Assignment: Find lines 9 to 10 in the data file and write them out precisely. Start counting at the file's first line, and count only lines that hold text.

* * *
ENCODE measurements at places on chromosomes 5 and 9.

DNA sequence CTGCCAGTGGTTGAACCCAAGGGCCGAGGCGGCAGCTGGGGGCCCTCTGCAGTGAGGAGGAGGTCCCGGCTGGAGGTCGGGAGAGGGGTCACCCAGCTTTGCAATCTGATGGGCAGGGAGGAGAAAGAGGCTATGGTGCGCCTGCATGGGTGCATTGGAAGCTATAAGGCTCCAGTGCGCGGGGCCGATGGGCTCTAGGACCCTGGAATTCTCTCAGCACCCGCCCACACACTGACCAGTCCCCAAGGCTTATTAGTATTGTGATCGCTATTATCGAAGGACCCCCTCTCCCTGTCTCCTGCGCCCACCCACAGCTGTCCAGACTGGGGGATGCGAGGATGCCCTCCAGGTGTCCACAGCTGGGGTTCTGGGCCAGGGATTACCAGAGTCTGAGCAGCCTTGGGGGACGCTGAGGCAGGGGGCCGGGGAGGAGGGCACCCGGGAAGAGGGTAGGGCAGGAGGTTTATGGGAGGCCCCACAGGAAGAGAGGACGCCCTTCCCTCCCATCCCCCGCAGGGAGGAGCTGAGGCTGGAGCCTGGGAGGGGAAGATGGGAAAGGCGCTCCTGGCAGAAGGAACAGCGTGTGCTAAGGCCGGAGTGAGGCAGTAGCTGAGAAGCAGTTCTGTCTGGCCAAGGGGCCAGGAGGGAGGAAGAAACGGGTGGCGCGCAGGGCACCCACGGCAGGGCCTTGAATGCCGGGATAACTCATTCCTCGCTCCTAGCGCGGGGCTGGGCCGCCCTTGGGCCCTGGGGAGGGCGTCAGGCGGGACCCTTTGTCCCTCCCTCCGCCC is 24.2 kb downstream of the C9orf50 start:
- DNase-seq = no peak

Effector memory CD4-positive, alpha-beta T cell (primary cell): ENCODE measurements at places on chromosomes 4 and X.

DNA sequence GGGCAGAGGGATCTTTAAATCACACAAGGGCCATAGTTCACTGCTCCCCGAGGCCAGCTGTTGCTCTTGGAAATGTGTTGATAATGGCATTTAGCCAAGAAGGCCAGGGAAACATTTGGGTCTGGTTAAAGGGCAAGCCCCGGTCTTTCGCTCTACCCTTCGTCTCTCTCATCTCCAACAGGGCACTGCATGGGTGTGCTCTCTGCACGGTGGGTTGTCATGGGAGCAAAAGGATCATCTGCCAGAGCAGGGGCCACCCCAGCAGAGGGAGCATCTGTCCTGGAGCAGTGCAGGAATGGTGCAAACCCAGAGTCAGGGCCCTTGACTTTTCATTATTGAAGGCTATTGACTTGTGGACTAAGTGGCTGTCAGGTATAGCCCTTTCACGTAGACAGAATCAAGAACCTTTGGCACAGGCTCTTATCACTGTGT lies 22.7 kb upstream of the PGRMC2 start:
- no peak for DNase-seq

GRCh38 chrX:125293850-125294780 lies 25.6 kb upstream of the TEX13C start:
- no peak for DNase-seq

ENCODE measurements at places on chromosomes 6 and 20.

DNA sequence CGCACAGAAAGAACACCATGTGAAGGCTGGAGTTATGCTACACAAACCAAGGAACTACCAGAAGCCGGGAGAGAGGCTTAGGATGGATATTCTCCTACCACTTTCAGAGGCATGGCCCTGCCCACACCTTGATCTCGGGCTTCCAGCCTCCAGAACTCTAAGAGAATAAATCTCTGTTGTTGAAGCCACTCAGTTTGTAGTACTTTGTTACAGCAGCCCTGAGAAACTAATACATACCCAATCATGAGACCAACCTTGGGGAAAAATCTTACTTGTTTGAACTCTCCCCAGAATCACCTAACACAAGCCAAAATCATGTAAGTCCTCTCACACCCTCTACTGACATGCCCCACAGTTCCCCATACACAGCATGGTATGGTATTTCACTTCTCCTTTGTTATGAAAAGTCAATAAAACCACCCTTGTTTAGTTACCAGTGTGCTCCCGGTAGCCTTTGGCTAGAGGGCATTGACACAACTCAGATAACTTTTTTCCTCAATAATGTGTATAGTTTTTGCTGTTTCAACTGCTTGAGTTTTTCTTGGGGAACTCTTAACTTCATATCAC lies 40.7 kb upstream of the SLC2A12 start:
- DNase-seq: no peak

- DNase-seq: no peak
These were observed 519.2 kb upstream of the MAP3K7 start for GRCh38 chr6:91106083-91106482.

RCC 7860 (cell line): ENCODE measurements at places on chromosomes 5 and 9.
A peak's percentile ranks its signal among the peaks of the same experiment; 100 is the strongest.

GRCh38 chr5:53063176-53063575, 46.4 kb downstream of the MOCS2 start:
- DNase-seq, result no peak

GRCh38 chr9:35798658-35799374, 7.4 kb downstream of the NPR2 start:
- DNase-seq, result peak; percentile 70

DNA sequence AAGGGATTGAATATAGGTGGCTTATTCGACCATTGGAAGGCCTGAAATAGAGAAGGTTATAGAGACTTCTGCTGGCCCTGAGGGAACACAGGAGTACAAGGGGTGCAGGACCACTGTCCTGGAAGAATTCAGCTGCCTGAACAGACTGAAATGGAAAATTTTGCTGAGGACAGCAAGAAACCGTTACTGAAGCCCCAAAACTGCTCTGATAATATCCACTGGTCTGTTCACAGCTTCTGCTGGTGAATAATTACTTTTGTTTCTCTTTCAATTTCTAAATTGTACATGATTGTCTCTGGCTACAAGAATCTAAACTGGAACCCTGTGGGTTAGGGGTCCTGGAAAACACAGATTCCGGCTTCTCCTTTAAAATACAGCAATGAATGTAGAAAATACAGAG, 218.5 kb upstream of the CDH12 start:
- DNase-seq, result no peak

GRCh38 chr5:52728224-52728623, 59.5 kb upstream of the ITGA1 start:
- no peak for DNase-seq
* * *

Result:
ENCODE measurements at places on chromosomes 6 and 20.

DNA sequence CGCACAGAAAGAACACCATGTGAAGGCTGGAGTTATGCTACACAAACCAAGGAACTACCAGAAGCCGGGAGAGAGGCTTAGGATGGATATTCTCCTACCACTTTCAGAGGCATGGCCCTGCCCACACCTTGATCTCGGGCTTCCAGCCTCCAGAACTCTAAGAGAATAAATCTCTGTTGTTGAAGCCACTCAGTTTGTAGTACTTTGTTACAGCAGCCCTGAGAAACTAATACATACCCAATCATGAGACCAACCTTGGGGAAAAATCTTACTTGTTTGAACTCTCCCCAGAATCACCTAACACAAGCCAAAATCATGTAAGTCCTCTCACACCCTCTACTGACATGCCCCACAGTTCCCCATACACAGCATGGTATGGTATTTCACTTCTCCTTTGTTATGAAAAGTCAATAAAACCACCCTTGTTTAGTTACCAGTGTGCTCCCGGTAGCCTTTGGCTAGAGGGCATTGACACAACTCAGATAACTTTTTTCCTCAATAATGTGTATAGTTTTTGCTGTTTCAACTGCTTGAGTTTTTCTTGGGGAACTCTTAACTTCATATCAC lies 40.7 kb upstream of the SLC2A12 start: